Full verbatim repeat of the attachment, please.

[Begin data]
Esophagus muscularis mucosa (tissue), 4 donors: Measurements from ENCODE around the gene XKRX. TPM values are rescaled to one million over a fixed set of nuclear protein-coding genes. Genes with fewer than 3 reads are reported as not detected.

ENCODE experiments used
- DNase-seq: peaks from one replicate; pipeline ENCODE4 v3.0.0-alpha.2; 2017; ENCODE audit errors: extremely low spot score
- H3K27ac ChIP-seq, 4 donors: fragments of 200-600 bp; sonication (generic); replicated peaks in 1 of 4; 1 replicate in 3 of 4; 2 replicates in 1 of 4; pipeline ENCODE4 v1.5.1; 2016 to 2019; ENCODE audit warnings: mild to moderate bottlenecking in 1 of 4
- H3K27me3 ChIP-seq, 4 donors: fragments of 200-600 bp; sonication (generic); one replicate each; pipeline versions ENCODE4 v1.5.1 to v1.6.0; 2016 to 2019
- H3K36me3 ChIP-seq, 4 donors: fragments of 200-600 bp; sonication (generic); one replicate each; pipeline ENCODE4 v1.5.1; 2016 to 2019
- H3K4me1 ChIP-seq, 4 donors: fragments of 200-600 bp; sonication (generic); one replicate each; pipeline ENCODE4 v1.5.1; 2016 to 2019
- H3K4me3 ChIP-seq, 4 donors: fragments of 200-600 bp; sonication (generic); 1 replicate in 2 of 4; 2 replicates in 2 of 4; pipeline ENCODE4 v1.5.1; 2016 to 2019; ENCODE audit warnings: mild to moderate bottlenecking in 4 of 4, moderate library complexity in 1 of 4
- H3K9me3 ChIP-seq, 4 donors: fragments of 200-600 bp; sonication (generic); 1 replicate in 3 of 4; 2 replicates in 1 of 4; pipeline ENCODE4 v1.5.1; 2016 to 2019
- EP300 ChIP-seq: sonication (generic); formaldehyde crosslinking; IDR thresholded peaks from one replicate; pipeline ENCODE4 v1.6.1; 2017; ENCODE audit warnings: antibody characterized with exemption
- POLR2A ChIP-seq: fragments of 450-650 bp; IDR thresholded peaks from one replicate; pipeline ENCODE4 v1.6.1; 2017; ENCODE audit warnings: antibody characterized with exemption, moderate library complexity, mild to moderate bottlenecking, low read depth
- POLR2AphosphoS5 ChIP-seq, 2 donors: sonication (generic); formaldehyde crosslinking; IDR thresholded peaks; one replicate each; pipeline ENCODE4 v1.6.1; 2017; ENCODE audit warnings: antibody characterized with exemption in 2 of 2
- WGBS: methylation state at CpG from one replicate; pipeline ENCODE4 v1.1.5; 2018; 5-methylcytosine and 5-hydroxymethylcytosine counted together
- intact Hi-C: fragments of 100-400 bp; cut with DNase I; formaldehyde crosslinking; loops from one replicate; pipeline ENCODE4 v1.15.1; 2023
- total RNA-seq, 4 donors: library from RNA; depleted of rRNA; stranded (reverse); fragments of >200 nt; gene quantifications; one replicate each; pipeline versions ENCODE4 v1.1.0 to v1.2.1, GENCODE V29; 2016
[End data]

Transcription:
Esophagus muscularis mucosa (tissue), 4 donors: Measurements from ENCODE around the gene XKRX. TPM values are rescaled to one million over a fixed set of nuclear protein-coding genes. Genes with fewer than 3 reads are reported as not detected.

ENCODE experiments used
- DNase-seq: peaks from one replicate; pipeline ENCODE4 v3.0.0-alpha.2; 2017; ENCODE audit errors: extremely low spot score
- H3K27ac ChIP-seq, 4 donors: fragments of 200-600 bp; sonication (generic); replicated peaks in 1 of 4; 1 replicate in 3 of 4; 2 replicates in 1 of 4; pipeline ENCODE4 v1.5.1; 2016 to 2019; ENCODE audit warnings: mild to moderate bottlenecking in 1 of 4
- H3K27me3 ChIP-seq, 4 donors: fragments of 200-600 bp; sonication (generic); one replicate each; pipeline versions ENCODE4 v1.5.1 to v1.6.0; 2016 to 2019
- H3K36me3 ChIP-seq, 4 donors: fragments of 200-600 bp; sonication (generic); one replicate each; pipeline ENCODE4 v1.5.1; 2016 to 2019
- H3K4me1 ChIP-seq, 4 donors: fragments of 200-600 bp; sonication (generic); one replicate each; pipeline ENCODE4 v1.5.1; 2016 to 2019
- H3K4me3 ChIP-seq, 4 donors: fragments of 200-600 bp; sonication (generic); 1 replicate in 2 of 4; 2 replicates in 2 of 4; pipeline ENCODE4 v1.5.1; 2016 to 2019; ENCODE audit warnings: mild to moderate bottlenecking in 4 of 4, moderate library complexity in 1 of 4
- H3K9me3 ChIP-seq, 4 donors: fragments of 200-600 bp; sonication (generic); 1 replicate in 3 of 4; 2 replicates in 1 of 4; pipeline ENCODE4 v1.5.1; 2016 to 2019
- EP300 ChIP-seq: sonication (generic); formaldehyde crosslinking; IDR thresholded peaks from one replicate; pipeline ENCODE4 v1.6.1; 2017; ENCODE audit warnings: antibody characterized with exemption
- POLR2A ChIP-seq: fragments of 450-650 bp; IDR thresholded peaks from one replicate; pipeline ENCODE4 v1.6.1; 2017; ENCODE audit warnings: antibody characterized with exemption, moderate library complexity, mild to moderate bottlenecking, low read depth
- POLR2AphosphoS5 ChIP-seq, 2 donors: sonication (generic); formaldehyde crosslinking; IDR thresholded peaks; one replicate each; pipeline ENCODE4 v1.6.1; 2017; ENCODE audit warnings: antibody characterized with exemption in 2 of 2
- WGBS: methylation state at CpG from one replicate; pipeline ENCODE4 v1.1.5; 2018; 5-methylcytosine and 5-hydroxymethylcytosine counted together
- intact Hi-C: fragments of 100-400 bp; cut with DNase I; formaldehyde crosslinking; loops from one replicate; pipeline ENCODE4 v1.15.1; 2023
- total RNA-seq, 4 donors: library from RNA; depleted of rRNA; stranded (reverse); fragments of >200 nt; gene quantifications; one replicate each; pipeline versions ENCODE4 v1.1.0 to v1.2.1, GENCODE V29; 2016